According to our respondents, most people spend more than seven hours a day at work. And almost all of them (98%) said that having a modern, inviting workspace is important for attracting and keeping talent.

Building that space begins with observing how employees interact and work on any normal day. “Observe where people are congregating and huddling,” says Hersey. “Then think about what you could put in that space that might enable them to have a better conversation.”

“An office doesn’t need to look like a conference room. It can look like a living room. Make people feel comfortable; put them at ease to enable collaboration and have great conversations. Don’t fight this human behavior,” she says. “Enable it.”

An office doesn’t need to look like a conference room. It can look like a living room. Make people feel comfortable; put them at ease to enable collaboration and have great conversations. Don’t fight this human behavior, enable it.

Director of Product Marketing at Knotel

By taking stock in the rooms and spaces that people like to gather and work together, you can find ways to enable this behavior even further. Hersey points out that if co-workers tend to strike up conversations in a particular corner or hallway, it might be useful to put some soft chairs and a whiteboard in that spot. Conversely, if companies want to encourage collaboration, the workplace anthropologist can build “trails” that people naturally follow, like placing snacks and beverages in a central area or water and coffee in a conference room.

Curating a personal office experience

Your workplace habitat can’t just be beautiful and comfortable—it also needs to be functional, which means it must be supported by the right technology. Christy Hecht, Director of Product Marketing at Envoy, thinks about the growth and adoption of workplace technologies every day.

Throughout her career, the common thread has always been to focus on technology that makes life at work more enjoyable. “Technologies that make the team more productive are important,” she says, “but you also have to think about what working with these technologies and following these processes feels like for the employee. We should be asking ourselves questions like: Are we making work or data too accessible? Is this negatively affecting employee morale?” That, Hecht believes, is where the mindset of the future workplace is focused.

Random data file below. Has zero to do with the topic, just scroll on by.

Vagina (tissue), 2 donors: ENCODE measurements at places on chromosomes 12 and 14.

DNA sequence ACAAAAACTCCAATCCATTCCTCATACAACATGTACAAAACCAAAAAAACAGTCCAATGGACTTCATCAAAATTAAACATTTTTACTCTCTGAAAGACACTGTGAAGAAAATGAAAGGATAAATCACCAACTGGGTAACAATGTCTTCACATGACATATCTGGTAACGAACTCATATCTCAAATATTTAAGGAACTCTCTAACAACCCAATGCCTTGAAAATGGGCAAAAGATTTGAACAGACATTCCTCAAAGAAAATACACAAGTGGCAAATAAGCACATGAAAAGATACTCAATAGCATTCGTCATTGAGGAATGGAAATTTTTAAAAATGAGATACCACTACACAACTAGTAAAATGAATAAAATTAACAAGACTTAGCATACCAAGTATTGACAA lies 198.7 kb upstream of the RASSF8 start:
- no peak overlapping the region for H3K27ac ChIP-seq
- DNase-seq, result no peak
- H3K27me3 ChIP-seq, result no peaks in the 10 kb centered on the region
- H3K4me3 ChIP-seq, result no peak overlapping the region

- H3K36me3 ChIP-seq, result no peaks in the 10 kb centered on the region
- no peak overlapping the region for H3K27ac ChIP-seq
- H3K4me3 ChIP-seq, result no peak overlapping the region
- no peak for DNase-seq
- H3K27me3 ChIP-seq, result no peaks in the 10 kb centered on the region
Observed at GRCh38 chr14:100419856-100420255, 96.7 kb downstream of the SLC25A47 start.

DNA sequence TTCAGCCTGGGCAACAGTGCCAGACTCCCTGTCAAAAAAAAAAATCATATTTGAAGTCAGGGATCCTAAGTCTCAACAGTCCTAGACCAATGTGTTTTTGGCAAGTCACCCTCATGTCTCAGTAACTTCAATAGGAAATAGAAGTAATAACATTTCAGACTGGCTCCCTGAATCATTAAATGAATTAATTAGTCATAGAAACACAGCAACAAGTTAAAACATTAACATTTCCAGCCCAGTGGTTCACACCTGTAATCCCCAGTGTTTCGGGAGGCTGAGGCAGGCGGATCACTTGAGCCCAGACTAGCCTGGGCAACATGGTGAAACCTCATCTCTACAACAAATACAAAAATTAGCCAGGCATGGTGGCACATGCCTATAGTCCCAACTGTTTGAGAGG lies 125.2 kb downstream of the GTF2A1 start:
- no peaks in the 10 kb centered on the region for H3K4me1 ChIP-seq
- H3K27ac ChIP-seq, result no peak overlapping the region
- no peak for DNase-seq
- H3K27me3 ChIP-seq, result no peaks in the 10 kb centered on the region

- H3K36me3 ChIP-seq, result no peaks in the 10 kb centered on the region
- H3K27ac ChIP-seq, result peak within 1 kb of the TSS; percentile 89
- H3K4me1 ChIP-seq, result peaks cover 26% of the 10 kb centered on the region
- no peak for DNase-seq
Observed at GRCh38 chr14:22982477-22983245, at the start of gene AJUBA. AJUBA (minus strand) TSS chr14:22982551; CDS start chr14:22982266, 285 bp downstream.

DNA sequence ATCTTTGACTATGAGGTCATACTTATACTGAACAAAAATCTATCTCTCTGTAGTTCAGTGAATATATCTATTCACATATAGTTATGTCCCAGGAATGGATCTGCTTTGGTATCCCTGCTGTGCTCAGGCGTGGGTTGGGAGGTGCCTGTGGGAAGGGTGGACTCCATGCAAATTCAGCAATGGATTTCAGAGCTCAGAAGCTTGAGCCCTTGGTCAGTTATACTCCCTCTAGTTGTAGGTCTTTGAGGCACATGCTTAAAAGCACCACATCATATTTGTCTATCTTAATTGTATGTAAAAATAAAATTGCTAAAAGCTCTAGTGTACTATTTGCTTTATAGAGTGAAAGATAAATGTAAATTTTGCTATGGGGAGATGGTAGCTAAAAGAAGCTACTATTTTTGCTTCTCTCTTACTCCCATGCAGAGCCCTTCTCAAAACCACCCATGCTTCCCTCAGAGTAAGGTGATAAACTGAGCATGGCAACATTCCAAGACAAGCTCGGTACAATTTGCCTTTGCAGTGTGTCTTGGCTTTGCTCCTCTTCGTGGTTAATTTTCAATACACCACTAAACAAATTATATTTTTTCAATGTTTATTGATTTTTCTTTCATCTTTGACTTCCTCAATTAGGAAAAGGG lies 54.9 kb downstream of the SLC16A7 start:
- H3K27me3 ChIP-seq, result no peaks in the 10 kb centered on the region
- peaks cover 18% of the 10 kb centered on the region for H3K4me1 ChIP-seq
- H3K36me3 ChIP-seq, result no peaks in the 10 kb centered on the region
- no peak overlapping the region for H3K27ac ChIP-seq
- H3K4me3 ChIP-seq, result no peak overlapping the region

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97% of executive respondents say that their job is important to their personal feelings of self-worth

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96% of executive respondents say their experience at work impacts their happiness

“There was a prediction back in the ’50s that technology would cut your work day down to four hours a day,” she explains. “But what happened is that tech enables you to work all the time.” Hecht believes that it’s up to you to be mindful of people’s workload and make sure workplace technology and processes aren’t infringing on work-life balance.

“Ten years ago, no one thought about the employee as the consumer, right?” says Hecht. “Employees were the ones who wanted a job. And they were lucky if you hired them. In many industries, the balance of power has shifted, and employers have to be constantly thinking about how to attract new employees and keep current employees happy. Today, your employee is one of your customers, and the way you think about their happiness and their health matters much more.”

So what are some of the ways you can acknowledge personal needs and preferences?

“We’ll have things like mother’s rooms for women coming back from maternity leave,” Hecht suggests. “Health and nutrition programs. Options for silent workrooms for people who need that. We’ll be able to accommodate people who have light or sound sensitivity.”

“The common theme,” she adds, “is the recognition that different people work in different ways. I think the future workplace will be set up to create a human connection; to make coming to work enjoyable and fulfilling.”

I think the office of the future will be set up to create a human connection; to make coming to work enjoyable and fulfilling.

Director of Product Marketing at Envoy

4. Whether at home or away, you’re still face to face